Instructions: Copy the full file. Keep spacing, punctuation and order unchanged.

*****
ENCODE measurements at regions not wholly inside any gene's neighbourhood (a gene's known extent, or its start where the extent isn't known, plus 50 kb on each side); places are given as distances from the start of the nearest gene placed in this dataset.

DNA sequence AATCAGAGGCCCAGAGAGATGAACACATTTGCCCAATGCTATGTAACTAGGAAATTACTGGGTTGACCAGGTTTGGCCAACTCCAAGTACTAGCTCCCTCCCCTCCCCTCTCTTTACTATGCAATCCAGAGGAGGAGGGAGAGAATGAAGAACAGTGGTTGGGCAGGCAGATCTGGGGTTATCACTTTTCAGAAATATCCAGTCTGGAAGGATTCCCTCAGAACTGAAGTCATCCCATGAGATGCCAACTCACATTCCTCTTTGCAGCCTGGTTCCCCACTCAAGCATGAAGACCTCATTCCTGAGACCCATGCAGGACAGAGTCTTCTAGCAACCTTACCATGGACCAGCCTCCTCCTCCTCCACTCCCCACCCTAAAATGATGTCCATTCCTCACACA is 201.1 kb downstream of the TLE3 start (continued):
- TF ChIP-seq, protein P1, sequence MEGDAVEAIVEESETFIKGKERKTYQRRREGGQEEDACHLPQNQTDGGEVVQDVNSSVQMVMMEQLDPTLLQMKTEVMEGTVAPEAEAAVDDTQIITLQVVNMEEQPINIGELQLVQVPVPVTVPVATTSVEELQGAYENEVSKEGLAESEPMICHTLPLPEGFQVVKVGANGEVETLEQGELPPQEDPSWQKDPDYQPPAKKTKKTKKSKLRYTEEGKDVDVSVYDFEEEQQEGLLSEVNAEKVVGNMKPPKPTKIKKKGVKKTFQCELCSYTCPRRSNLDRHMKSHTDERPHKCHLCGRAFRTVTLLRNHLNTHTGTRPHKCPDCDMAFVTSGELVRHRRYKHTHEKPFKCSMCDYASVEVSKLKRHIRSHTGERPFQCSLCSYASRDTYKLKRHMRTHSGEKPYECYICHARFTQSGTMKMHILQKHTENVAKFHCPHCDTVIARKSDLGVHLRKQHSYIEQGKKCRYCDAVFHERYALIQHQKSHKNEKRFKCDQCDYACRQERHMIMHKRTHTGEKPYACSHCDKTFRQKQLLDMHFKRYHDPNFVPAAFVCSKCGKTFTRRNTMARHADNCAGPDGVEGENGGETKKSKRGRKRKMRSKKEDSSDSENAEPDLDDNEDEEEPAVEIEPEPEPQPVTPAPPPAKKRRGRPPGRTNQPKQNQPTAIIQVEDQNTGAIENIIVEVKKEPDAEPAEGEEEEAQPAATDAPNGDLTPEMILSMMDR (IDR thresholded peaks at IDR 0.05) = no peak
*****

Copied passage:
ENCODE measurements at regions not wholly inside any gene's neighbourhood (a gene's known extent, or its start where the extent isn't known, plus 50 kb on each side); places are given as distances from the start of the nearest gene placed in this dataset.

DNA sequence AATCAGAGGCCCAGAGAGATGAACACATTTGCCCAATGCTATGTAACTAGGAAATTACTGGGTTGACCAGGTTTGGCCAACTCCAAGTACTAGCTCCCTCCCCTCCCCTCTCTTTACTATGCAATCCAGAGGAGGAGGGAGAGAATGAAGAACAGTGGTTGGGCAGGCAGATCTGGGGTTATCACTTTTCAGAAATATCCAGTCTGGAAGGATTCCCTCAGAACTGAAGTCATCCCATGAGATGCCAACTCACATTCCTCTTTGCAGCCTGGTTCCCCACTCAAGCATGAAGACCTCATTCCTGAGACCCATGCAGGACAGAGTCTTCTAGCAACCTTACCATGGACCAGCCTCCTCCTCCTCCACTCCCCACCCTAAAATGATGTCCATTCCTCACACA is 201.1 kb downstream of the TLE3 start (continued):
- TF ChIP-seq, protein P1, sequence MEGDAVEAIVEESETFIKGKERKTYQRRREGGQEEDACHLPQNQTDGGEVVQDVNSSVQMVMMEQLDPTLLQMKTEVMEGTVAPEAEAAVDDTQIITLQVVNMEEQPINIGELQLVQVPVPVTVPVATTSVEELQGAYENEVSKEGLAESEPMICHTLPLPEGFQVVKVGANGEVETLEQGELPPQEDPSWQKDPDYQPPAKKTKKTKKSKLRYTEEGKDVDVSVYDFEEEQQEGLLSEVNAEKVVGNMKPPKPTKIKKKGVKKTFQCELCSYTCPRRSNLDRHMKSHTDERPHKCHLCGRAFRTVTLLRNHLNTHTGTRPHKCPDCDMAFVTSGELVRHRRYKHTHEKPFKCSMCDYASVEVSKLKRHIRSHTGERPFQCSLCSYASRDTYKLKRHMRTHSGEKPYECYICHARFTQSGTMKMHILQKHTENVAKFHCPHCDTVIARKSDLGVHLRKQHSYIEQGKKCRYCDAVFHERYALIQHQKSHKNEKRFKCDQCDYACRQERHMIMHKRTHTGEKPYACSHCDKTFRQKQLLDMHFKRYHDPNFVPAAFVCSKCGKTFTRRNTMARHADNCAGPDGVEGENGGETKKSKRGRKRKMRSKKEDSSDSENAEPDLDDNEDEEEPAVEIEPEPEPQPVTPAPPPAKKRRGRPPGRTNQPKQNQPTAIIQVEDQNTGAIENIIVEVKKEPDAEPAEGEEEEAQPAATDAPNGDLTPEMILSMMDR (IDR thresholded peaks at IDR 0.05) = no peak